In Los Angeles through the neighbors property or just below it , on a game trail, to visit a friend of his. You could see that game trail from Sunset Blvd in those days but it was high adventure. to get to it we had to crawl through a tree that was at the end of our driveway. It was one of the ways we got around the neighborhood that the adults didn’t know about. In the midst of the city above the Sunset Strip we found wilderness. Much of the hillside was still to be developed and Beau and  his friends would scramble over a fence and go up the hill to see what they could see. 
I remember getting very dirty as a child–one of the best places to get covered in mud was at our place in Kern County–there was a creek and the silt was thick in that creek–we used to play in it and try to walk in it getting stuck and falling down and getting covered. One trip we took to the Mojave desert when I was 6 or so –I went out on the mud flats which look completely dry but I broke though and came back to the motel covered in mud. A friend of my parents cleaned my square toed cowboy boots for me. My hands looked like I had stuck them in chocolate cupcakes –one to each finger. Mom used to say that she always travelled with extra clothes because if there was water around we were in it. I guess for me that meant mud too. The link is where I got the photo–have no idea how to credit the photographer–I will just say thanks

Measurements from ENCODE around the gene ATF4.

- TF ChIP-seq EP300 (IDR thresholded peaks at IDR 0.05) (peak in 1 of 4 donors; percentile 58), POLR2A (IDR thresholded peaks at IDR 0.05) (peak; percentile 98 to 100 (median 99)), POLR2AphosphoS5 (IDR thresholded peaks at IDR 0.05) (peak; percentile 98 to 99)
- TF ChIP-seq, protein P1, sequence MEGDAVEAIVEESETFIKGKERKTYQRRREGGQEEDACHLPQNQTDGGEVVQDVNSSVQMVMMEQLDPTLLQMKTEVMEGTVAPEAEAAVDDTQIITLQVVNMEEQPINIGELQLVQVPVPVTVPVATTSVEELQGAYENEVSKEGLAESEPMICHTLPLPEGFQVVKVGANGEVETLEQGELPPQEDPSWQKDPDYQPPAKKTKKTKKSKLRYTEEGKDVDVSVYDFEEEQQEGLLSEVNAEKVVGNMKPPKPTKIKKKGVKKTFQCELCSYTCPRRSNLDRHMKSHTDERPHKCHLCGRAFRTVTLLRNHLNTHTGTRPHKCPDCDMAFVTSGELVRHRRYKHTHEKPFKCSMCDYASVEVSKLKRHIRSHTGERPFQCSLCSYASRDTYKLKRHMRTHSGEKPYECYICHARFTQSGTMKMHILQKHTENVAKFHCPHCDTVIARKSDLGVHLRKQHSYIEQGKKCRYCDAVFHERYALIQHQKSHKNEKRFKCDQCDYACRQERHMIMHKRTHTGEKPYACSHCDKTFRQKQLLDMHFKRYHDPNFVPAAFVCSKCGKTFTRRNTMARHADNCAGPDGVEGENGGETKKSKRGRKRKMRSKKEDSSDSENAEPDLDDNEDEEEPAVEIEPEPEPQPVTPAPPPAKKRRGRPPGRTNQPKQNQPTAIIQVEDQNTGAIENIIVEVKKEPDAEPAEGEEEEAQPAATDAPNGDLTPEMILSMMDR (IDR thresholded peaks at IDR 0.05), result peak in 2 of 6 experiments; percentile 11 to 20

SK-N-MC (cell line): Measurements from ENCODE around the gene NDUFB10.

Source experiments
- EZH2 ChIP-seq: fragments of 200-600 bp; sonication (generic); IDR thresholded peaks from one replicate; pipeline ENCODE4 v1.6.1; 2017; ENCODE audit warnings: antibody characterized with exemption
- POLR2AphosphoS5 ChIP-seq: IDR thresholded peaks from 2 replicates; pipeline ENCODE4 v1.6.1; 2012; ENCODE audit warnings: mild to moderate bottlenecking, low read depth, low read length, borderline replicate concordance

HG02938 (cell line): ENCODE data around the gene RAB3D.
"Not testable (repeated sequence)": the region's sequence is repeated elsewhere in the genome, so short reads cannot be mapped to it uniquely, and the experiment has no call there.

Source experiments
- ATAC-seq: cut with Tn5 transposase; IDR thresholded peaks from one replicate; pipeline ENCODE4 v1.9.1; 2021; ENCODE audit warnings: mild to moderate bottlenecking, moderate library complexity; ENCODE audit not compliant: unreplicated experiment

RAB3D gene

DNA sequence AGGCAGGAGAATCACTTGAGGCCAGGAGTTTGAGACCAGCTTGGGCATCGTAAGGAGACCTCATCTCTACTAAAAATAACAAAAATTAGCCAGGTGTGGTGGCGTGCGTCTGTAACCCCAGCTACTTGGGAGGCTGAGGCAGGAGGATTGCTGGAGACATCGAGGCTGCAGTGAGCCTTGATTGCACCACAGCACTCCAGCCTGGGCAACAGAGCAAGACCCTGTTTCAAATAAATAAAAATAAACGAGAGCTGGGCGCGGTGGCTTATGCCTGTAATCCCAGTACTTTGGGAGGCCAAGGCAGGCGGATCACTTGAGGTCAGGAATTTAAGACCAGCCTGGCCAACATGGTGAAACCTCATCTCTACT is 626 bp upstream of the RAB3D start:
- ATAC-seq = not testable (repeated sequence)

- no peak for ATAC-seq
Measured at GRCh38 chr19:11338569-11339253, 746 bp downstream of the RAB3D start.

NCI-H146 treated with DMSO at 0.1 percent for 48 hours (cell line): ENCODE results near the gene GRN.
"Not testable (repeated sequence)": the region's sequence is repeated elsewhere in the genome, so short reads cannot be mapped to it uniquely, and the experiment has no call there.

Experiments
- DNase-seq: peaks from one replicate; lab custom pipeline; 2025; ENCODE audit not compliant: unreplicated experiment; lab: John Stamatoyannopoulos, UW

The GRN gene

they look dry don’t they–they weren’t the day I was walking on them. This is in Death Valley but the look is the same as where I was like puzzle pieces.

Looking back this was one of my favorite slides–can you imagine it now? Supposedly it is in a park in Santa Clarita but it is gated off so no one can play on it. I was so proud the day I went down the arm for the first time.  I felt brave and strong.